Making our almost annual visit to Mendocino, we just had to stop at Salt Point. The waves were high and the easy and wheelchair accessible trail has been repaired.
Looking north from the parking lot is what alerted me to the trail repair.
In a short distance, the road-like trail was fully soggy.
And the trail closer to the cliff’s edge was wet too. Making the new trail even more appealing even if it is only a 1/2 mile loop.
Since we had already walked several miles earlier in the morning, we were okay with a dry even path.
We did take time to study the waves. Huge and magnificent.
Hope there are more plans for repaired trails as they have been severely eroded and as quite soggy. Meantime, this is a perfect wave watching spot.
This post is from June 2010 when it was bright and shiny. We often stop by or visit purposefully – it is one of my favorites. For a previous January visit, click Tafoni.
If I only had one choice to pick a place to go on the Sonoma Coast, the answer would be – Salt Point State Park. Besides the rock formations and the wildflowers, this 6,000 acre park offers coastal headlands and hilly forests. And every day is different. And wonderful. In January, we just made it back to the car before the rain hit. We weren’t going to have to worry about that on this warm June day.
June 2014 Update: Access to Stump Beach and Fisk Mill are open again! (Still open in 2016.)
The drive up the coast on Hwy 1 was winding, the air over the ocean only slightly misty and there were no whitecaps. I saw several rogue walkers making like the cows who graze the steep inclines and I hoped they didn’t roll off to the rocks below.
We turned off at Salt Point Gerstle Cove Campground 18.5 miles north of Jenner. Already hungry we went past the crowded Visitor Center to a picnic area for lunch. The ground was covered with purple and white flowers (some kind of gilia?), the sun warm and the wind cool. The ocean waved dark blue against the rocks.
The Kashaya Pomo once lived in this area, harvested salt and had a rich fish diet. We had turkey sandwiches.
After lunch the Visitor Center was still crowded – it is a very small building – so we went on the parking lot closest to the ocean. The lot was full of vehicles, for fellow-walkers and for abalone divers. Someone from Fish and Game was checking the catches.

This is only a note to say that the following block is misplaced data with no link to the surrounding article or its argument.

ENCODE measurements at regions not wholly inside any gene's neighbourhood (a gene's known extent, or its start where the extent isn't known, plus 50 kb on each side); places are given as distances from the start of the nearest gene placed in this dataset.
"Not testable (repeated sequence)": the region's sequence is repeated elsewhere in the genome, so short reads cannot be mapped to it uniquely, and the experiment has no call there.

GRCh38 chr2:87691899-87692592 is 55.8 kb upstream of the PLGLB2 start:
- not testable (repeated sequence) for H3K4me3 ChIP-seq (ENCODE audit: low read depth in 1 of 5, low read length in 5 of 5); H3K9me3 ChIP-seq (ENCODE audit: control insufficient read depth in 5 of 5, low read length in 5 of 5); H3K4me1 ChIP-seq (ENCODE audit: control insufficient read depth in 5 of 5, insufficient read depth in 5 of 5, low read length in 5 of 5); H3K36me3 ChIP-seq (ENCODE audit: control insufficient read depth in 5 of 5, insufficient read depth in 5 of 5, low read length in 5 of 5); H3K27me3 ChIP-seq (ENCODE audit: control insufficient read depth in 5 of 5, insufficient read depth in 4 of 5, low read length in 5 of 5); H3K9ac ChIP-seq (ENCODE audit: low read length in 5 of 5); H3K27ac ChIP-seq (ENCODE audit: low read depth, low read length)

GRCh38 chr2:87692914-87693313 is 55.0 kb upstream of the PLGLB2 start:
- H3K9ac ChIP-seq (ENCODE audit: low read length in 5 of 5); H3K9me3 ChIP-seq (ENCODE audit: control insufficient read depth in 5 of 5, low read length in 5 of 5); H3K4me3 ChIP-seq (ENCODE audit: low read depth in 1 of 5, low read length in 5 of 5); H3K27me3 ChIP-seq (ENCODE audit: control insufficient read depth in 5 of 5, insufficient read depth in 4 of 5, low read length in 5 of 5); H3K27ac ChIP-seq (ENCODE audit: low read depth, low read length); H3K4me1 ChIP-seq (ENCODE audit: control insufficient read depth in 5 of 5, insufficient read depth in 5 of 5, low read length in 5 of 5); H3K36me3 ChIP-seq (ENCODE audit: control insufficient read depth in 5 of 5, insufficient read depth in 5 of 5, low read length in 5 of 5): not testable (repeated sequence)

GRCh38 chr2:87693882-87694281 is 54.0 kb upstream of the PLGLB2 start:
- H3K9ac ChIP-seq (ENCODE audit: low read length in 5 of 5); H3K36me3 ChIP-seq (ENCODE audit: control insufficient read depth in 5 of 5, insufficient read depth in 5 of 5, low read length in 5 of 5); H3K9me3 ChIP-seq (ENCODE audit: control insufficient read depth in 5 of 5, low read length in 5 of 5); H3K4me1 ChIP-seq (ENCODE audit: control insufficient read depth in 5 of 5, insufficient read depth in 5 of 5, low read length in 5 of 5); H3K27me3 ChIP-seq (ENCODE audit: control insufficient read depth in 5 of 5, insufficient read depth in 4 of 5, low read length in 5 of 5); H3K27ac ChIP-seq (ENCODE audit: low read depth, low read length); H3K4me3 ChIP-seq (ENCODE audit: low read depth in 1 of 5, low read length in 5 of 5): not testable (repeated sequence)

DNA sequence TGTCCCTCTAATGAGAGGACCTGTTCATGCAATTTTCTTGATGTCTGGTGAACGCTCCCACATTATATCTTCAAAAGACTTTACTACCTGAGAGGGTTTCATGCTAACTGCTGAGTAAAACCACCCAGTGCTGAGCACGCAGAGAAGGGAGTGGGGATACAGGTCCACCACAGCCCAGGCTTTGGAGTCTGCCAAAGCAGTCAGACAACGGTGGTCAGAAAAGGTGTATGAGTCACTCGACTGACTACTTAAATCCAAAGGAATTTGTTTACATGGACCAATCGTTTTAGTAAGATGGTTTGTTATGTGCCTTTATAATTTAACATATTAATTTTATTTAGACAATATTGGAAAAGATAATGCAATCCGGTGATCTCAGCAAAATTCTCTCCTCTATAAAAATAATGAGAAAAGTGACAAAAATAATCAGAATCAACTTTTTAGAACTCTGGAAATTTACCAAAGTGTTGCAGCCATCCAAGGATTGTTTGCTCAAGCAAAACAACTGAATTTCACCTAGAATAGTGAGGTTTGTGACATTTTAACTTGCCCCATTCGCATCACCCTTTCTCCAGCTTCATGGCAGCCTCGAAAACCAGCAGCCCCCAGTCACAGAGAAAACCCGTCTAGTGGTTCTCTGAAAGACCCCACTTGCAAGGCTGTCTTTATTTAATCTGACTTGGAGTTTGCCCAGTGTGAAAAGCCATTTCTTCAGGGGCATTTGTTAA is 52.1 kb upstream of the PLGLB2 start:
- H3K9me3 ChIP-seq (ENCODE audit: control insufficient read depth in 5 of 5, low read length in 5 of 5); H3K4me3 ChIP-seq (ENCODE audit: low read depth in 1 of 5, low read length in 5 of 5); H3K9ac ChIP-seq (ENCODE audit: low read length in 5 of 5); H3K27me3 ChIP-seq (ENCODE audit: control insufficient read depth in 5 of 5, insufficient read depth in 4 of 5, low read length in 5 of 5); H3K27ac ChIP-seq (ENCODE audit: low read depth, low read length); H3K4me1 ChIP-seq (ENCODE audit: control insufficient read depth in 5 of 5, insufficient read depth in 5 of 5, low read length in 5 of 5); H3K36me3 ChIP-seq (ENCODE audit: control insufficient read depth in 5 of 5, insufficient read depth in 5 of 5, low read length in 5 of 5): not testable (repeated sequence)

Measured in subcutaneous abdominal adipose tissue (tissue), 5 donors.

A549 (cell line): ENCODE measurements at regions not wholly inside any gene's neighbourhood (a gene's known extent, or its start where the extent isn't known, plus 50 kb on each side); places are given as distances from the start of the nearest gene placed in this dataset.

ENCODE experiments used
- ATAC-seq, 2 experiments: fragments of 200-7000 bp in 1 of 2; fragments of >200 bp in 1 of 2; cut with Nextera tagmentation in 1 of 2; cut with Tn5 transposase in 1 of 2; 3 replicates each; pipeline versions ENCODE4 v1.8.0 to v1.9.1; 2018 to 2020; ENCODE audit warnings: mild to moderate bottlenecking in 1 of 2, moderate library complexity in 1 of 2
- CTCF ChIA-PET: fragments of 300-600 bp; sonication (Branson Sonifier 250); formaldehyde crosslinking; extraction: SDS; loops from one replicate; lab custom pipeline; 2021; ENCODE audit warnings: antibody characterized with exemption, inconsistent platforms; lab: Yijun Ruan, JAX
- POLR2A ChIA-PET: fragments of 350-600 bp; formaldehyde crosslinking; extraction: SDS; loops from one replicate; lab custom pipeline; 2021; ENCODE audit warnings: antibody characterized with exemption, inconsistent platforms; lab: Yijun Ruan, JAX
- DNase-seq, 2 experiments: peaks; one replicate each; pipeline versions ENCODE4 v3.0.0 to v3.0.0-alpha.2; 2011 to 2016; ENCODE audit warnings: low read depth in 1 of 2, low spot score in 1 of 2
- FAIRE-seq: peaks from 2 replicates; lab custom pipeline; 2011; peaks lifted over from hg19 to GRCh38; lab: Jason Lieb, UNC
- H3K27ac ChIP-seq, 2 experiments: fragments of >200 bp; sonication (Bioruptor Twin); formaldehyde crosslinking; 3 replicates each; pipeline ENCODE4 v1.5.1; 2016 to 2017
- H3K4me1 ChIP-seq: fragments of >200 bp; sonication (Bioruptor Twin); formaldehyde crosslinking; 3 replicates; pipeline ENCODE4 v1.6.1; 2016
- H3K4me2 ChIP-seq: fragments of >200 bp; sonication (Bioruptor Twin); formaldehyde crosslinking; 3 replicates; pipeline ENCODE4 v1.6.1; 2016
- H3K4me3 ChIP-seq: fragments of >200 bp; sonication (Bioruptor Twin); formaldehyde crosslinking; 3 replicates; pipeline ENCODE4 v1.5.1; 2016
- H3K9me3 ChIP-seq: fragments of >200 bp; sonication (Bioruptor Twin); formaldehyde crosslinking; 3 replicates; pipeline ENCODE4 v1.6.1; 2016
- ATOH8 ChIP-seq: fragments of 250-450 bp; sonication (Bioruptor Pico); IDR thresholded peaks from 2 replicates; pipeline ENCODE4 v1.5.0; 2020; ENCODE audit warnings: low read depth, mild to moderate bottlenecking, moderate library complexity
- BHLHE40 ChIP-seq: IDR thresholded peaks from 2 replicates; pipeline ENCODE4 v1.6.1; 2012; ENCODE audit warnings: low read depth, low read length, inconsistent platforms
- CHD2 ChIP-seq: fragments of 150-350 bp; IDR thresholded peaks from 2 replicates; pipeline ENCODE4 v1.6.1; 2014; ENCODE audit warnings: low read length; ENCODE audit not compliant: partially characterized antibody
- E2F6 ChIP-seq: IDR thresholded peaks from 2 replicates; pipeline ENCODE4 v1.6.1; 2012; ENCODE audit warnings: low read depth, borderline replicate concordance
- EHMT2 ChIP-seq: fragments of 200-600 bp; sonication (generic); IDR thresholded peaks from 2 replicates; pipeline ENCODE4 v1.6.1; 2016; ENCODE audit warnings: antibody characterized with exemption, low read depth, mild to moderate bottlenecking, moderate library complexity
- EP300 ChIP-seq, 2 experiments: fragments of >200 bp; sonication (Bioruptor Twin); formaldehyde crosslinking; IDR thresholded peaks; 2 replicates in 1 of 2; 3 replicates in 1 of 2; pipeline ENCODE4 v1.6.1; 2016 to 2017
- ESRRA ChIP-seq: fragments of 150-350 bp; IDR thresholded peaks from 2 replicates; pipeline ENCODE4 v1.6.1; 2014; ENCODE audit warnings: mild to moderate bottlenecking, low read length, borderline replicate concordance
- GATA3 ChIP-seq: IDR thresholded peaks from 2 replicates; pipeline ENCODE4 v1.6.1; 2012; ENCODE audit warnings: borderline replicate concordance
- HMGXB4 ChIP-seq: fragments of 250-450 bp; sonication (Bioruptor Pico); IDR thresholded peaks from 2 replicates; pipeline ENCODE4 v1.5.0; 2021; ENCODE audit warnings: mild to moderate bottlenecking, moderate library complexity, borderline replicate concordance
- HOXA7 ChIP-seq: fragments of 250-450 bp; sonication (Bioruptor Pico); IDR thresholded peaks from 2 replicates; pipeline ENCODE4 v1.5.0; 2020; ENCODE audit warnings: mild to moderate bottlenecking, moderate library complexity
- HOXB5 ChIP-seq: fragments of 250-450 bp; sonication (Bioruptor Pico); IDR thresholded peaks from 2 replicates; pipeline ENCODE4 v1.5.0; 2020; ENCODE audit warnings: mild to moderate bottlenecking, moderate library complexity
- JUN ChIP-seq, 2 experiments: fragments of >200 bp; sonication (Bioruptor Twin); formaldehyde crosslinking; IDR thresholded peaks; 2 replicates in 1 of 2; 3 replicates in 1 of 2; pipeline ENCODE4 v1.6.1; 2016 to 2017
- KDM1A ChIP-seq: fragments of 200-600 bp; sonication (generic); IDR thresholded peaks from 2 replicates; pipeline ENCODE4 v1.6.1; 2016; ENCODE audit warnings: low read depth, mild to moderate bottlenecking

At the south end of the lot, the path is paved for a short distance, through blooming yellow lupines. Around some rocks to a dirt road, the different formations start to appear in the sandstone cliffs: smooth plaster, filigree, creases and cracks. Tafoni is the term for the lace-like sandstone carved by the ocean.
The meadows were filled with Sea Thrift, sometimes intermingled with Golfdfields, Checker Mallow, Tidytips, dandelions, and Morning Glories. In January, there were hardly any flowers, but even last June the meadow mix was different, more Goldfields and then even the Coastal Iris were still blooming.
Also, this year, there weren’t as many pelicans flying in groups but we definitely had more American Goldfinch. The males in bright yellow for the breeding season, roller-coasted by or pecked at the ground for some goodies. And we repeatedly saw pairs of orange butterflies mad about sex.
In just over a ½ mile the path leads back to the dirt road and it gets a little soggy, even in June. The vegetation changes and is more lush. Salal bushes are full of berries.
Across the road is a large outcrop, where over time rock has split off in huge chunks. Not many sticks remain but some artist or series of artists had accessorized the rocks. (I added a few sticks myself once.)
This area was used for lumber and stone to support the building of San Francisco in the mid 1800s. A hotel and town existed for a time, before it was given back to nature. You can still see stone blocks left behind.
Back on the dirt road we passed a cove that had a few seals taking a sunbath, and an abalone diver coming in.
We passed a series of coves with varying rock formations and vegetation that clung to the stone. In one, rocks were imbedded quilt-like (think Klimt) in the sandstone. In another, vertical and horizontal creases created cabinets with knobs on each door. In another there are small boulders of a beach fit for Gulliver’s Brobdingnagians. Sandy beaches are stranded high above the water. Chocolate colored dirt seemed to glow against the yellow lupines. Great slabs uplifted to the ocean or tilted down in a slide to the water.
In about 1 ½ mile the path comes to overlook a white sand beach. The water was a vibrant aqua blue. An osprey repeatedly positioned himself in one spot high above the water. We gave up watching, since we didn’t have the patience he did looking for his lunch.
There are various loops one can make on these headlands, but the joy of out and back is seeing the land in a new perspective.
See you on the trail!
Photos by Mike Millar
More Salt Point: The uphill portion of the park is on the other side of Hwy 1. In geological terms the area is a series of uplifted plateaus. One place to hike is to the top plateau, where the pygmy trees grow. You can feel you’re in Florida or New Jersey, with white ground and small pines.
for another visit click on Salt Point
Parking: $8 day use. Buy a pass or vote for the vehicle registration fee in November.
Bathroom: July 1st all the bathrooms should be open. Until then, only the one by the campground are open. (As of Jan 2014, the bathrooms are all open!) (Still open in 2016!)
Dogs: No dogs. – okay on paved roads and parking lots with leash.
Food: We brought our own. You could try the amazingly small store in Ocean Cove Store. We went on to Gualala, but that is next week’s post.
meanwhile back to walking…